Is it Worth Paying a Tax Preparer?

Making the decision to pay someone to prepare your tax return depends largely on your confidence in drawing up numbers and understanding of tax rules. Learn more about when it's worth it to hire a professional.

Is it Worth Paying a Tax Preparer?

Making the decision to pay someone to prepare your tax return is largely dependent on your confidence in crunching numbers and understanding of tax rules. If you are comfortable with calculations and have the time and patience to devote to your taxes, then you may be able to go ahead on your own. However, if you are not confident in your abilities, it may be worth it to pay someone to do your taxes. The IRS estimates that the average person spends up to seven hours gathering forms and preparing their tax return, while business owners can expect to spend around 20 hours.

When looking for help with taxes, it is important to seek out more than just data entry. A good tax preparer should be able to guide you through the process and help you take advantage of deductions and credits you are entitled to. If you plan to claim the standard deduction, there is no need to hire someone as all you need to do is list your income from Forms W-2 and 1099. You can pay a small fee for software such as TurboTax and submit your own electronic return or print a paper return and mail it. It is generally best to go electronically as it will help you avoid mistakes and get your refund faster if you are entitled to one.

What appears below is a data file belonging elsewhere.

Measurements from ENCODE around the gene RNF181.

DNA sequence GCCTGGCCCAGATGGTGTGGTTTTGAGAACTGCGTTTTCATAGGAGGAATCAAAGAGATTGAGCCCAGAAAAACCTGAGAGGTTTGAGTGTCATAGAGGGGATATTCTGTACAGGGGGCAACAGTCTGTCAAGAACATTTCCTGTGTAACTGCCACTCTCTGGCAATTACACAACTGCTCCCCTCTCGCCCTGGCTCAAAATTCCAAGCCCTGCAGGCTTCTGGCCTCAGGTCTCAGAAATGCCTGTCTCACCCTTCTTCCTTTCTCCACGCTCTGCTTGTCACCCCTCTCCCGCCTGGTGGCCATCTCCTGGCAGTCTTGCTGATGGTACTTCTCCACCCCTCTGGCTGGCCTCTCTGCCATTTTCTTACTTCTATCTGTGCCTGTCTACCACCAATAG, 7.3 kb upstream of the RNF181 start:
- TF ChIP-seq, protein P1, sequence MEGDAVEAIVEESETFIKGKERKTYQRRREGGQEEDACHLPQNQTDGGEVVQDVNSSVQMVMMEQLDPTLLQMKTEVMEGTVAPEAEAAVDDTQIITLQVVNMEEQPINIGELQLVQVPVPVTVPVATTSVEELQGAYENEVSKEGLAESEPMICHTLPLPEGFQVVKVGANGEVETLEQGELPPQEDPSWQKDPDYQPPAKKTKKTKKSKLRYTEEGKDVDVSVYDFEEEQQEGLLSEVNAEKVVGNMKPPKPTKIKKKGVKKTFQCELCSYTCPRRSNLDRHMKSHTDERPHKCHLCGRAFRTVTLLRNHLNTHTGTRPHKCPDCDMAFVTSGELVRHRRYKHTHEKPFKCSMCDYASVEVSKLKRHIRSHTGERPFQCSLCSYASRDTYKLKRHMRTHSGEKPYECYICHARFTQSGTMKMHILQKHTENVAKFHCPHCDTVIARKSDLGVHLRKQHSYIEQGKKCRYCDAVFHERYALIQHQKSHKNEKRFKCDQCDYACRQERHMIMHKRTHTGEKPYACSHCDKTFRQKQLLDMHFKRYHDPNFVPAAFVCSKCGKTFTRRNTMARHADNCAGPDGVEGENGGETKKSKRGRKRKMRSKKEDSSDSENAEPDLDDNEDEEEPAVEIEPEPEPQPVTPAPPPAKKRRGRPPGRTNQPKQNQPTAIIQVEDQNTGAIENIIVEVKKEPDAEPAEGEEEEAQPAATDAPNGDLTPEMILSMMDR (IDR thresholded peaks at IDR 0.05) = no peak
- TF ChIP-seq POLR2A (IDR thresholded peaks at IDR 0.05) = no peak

When looking for a tax preparer, make sure they are honest and compliant with tax law. Research them before hiring them and make sure they are aware of the credits and deductions you qualify for as a real estate investor. If you have a more complex tax situation such as income from self-employment or investment gains, you may need to pay for a tax reporting program that supports those forms. If you make a mistake on your return, you may be able to amend it yourself using tax return software if you used that software initially and it has retained your information.

If not, it may be best to hire a professional who can prepare your return in a fraction of the time it would take you to do it yourself. If this is your first time filing taxes, take it easy and learn about what you're doing so future years will be easier. And even if you don't have a detailed tax situation, consider upgrading to include live support from tax experts. Finally, if you are a tax return preparer yourself, make sure you complete continuing professional education requirements and pay a registration fee.

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